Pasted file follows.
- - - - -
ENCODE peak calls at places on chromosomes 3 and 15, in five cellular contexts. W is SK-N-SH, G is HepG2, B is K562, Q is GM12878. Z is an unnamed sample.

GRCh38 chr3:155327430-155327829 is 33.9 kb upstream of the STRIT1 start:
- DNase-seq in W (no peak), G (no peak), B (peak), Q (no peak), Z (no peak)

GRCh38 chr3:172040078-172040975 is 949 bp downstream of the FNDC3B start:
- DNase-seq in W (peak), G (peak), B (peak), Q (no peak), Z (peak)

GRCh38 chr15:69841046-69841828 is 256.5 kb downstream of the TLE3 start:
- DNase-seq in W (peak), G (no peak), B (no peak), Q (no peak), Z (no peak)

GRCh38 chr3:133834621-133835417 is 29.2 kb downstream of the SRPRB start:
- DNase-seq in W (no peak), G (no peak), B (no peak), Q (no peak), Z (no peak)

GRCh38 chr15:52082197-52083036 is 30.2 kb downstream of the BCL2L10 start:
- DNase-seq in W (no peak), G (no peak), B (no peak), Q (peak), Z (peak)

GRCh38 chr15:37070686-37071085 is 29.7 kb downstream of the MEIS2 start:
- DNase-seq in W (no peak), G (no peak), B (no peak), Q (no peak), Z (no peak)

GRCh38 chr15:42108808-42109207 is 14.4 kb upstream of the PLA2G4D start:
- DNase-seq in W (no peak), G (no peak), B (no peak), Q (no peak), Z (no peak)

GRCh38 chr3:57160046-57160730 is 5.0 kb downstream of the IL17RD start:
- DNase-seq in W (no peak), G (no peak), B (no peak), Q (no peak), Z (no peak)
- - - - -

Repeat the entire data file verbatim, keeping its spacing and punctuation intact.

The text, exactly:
ENCODE peak calls at places on chromosomes 3 and 15, in five cellular contexts. W is SK-N-SH, G is HepG2, B is K562, Q is GM12878. Z is an unnamed sample.

GRCh38 chr3:155327430-155327829 is 33.9 kb upstream of the STRIT1 start:
- DNase-seq in W (no peak), G (no peak), B (peak), Q (no peak), Z (no peak)

GRCh38 chr3:172040078-172040975 is 949 bp downstream of the FNDC3B start:
- DNase-seq in W (peak), G (peak), B (peak), Q (no peak), Z (peak)

GRCh38 chr15:69841046-69841828 is 256.5 kb downstream of the TLE3 start:
- DNase-seq in W (peak), G (no peak), B (no peak), Q (no peak), Z (no peak)

GRCh38 chr3:133834621-133835417 is 29.2 kb downstream of the SRPRB start:
- DNase-seq in W (no peak), G (no peak), B (no peak), Q (no peak), Z (no peak)

GRCh38 chr15:52082197-52083036 is 30.2 kb downstream of the BCL2L10 start:
- DNase-seq in W (no peak), G (no peak), B (no peak), Q (peak), Z (peak)

GRCh38 chr15:37070686-37071085 is 29.7 kb downstream of the MEIS2 start:
- DNase-seq in W (no peak), G (no peak), B (no peak), Q (no peak), Z (no peak)

GRCh38 chr15:42108808-42109207 is 14.4 kb upstream of the PLA2G4D start:
- DNase-seq in W (no peak), G (no peak), B (no peak), Q (no peak), Z (no peak)

GRCh38 chr3:57160046-57160730 is 5.0 kb downstream of the IL17RD start:
- DNase-seq in W (no peak), G (no peak), B (no peak), Q (no peak), Z (no peak)